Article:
Below is a picture from a job posting. They specifically state "No felonies". Does this violate any laws enforced by the Equal Employment Opportunity Commission? Are felons part of a protected class?

"No felonies"

2 Answers 2


Criminal conviction is not per se a forbidden criterion for employment decisions, but it has the potential to be because of disparate impact doctrines, in particular when African-Americans are significantly over-represented in the population of felons. Green v. Missouri Pacific RR explains that it would be allowed to include the fact of having been convicted as part of an employment decision (including the nature of the offense, the nature of the job, and the time since the offense), but it is not a possible absolute barrier to employment.

EEOC has a lengthy guidance on the topic, attempting to spell out how conviction could be legitimately used. Such an ad is facially discriminatory (via disparate impact), but the employer might be able to shoulder the persuasive burden. The guidance presents a number of scenarios where they state that conviction would be an allowed consideration, but all of them include further conditions such as "convicted of a violent crime" or "within the last 4 years". There are federally-regulated security-type requirements whereby certain convictions constitute permanent employment barriers (46 USC 70105: espionage, treason, terrorism, improper transportation of hazardous materials, murder, RICO violation etc. preclude obtaining a Transportation Worker Identification Credential, which can be a job requirement). As far as I can tell, a blanket "no (felony) convictions" preclusion is not allowed, but coupled with other factors it could be. Lacking such qualifiers, there is a good chance that the ad would be deemed discriminatory.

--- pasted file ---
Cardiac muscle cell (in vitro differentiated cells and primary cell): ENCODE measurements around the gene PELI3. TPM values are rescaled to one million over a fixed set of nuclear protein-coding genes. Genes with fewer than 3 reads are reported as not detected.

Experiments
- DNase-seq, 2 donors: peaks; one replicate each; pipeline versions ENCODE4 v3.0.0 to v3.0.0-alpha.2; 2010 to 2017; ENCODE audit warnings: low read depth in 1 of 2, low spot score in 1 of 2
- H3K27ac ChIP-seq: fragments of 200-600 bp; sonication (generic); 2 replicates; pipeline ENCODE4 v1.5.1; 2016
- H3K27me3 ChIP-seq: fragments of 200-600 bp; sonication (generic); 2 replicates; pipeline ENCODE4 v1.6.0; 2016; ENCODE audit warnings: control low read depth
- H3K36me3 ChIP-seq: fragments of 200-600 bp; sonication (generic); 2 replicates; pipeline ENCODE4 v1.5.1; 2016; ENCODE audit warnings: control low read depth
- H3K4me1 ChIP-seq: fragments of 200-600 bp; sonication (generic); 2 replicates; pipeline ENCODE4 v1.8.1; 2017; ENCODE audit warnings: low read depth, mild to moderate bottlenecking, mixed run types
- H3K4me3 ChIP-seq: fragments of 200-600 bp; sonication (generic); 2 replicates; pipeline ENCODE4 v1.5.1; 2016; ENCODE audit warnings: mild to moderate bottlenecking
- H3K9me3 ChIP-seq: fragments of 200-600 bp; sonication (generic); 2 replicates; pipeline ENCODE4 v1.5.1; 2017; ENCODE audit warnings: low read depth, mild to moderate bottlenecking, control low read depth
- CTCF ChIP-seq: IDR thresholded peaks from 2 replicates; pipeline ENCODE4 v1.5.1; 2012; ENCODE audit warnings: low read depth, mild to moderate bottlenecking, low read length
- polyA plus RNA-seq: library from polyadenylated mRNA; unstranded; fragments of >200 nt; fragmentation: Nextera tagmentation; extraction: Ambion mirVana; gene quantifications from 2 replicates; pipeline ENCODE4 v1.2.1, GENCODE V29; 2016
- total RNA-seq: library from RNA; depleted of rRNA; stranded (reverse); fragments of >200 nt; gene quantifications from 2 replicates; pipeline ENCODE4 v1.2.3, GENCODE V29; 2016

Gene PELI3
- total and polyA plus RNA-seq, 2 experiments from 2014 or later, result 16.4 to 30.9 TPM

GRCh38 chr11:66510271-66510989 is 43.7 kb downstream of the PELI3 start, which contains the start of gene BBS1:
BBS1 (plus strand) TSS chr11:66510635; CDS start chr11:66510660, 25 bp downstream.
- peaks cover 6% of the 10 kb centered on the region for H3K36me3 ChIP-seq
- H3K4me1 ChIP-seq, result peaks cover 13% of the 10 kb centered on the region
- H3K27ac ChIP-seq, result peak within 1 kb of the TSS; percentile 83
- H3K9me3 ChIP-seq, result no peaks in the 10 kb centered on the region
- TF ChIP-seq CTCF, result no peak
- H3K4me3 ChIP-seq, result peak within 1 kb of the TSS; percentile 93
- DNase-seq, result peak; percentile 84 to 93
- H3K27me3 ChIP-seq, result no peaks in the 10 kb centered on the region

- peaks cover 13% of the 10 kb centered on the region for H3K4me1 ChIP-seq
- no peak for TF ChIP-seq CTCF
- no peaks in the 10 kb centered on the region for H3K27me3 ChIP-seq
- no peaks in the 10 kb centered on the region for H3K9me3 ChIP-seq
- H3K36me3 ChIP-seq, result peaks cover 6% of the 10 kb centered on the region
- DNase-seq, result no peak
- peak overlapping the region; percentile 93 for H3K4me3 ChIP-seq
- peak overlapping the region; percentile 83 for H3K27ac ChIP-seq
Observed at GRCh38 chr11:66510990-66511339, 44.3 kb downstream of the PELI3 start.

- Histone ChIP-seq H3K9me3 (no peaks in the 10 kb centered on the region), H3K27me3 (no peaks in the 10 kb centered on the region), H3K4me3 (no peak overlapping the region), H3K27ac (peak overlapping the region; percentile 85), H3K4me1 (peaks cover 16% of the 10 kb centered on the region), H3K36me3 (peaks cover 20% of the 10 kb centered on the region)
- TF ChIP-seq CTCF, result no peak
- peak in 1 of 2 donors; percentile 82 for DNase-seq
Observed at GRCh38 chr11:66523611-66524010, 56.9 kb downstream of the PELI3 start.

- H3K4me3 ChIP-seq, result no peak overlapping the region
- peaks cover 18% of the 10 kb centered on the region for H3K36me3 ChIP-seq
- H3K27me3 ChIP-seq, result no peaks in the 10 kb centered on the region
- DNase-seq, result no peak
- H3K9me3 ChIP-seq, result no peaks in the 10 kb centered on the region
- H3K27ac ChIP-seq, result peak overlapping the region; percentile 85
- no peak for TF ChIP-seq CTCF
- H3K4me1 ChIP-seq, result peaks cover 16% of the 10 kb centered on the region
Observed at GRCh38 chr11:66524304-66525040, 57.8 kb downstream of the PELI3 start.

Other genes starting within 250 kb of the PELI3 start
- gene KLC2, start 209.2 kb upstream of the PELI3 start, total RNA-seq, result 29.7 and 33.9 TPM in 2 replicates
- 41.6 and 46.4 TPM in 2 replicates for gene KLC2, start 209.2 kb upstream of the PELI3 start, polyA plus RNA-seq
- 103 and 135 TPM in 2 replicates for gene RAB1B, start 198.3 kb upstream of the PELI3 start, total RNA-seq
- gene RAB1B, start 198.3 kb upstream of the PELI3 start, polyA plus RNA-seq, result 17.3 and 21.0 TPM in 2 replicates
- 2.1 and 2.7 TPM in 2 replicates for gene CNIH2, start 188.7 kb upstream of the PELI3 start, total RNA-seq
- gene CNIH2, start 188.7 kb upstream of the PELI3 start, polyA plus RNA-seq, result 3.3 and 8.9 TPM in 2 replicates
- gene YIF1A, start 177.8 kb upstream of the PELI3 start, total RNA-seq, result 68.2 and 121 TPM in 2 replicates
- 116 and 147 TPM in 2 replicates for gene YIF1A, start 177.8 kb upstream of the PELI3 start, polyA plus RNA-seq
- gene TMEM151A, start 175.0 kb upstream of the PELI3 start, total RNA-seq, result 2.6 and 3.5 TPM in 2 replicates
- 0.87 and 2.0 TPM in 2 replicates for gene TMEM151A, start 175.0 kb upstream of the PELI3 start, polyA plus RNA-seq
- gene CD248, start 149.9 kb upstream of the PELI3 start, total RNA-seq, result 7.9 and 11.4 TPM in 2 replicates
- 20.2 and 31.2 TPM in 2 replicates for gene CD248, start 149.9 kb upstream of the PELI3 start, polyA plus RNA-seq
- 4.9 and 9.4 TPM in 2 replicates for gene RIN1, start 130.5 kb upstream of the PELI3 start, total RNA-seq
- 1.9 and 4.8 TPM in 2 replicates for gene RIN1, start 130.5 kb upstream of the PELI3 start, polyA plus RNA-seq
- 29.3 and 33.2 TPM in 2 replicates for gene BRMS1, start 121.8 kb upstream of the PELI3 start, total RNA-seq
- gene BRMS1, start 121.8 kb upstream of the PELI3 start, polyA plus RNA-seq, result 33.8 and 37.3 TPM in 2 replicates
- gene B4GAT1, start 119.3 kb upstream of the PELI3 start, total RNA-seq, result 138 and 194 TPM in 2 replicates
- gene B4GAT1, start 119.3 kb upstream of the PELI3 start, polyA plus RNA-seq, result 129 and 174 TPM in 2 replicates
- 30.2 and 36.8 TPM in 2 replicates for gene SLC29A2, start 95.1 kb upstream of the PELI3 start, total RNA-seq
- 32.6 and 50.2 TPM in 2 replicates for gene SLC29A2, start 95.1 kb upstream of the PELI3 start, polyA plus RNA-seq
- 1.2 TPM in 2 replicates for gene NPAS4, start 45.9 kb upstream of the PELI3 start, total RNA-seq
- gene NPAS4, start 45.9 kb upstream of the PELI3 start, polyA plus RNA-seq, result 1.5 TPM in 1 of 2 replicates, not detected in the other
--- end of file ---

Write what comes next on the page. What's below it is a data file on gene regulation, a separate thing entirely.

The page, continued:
• The EEOC guidance does not say that it is per se a forbidden criterion for employment decisions. It says that it is only permitted when this is a legitimate requirement for a position and discusses a couple of ways that an employer could show that. Without knowing more about the job posted, it is hard to tell if it is or is not a legitimate requirement.
    – ohwilleke
    Aug 25, 2017 at 18:23
  • Sorry, the word "not" was omitted.
    – user6726
    Aug 25, 2017 at 20:27
  • I had been surprised by your answer which now makes much more sense.
    – ohwilleke
    Aug 26, 2017 at 0:04

No, a person's criminal record is not a protected class.

  • There are some state laws that make the answer a little less clear. Hawaii in particular comes pretty close to putting criminal record on similar footing as race or sex.
    – user4460
    Aug 24, 2017 at 23:29
  • 1
    @notstoreboughtdirt Of course, state laws aren't enforced by the EEOC.
    – ohwilleke
    Aug 25, 2017 at 18:18

You must log in to answer this question.

Not the answer you're looking for? Browse other questions tagged .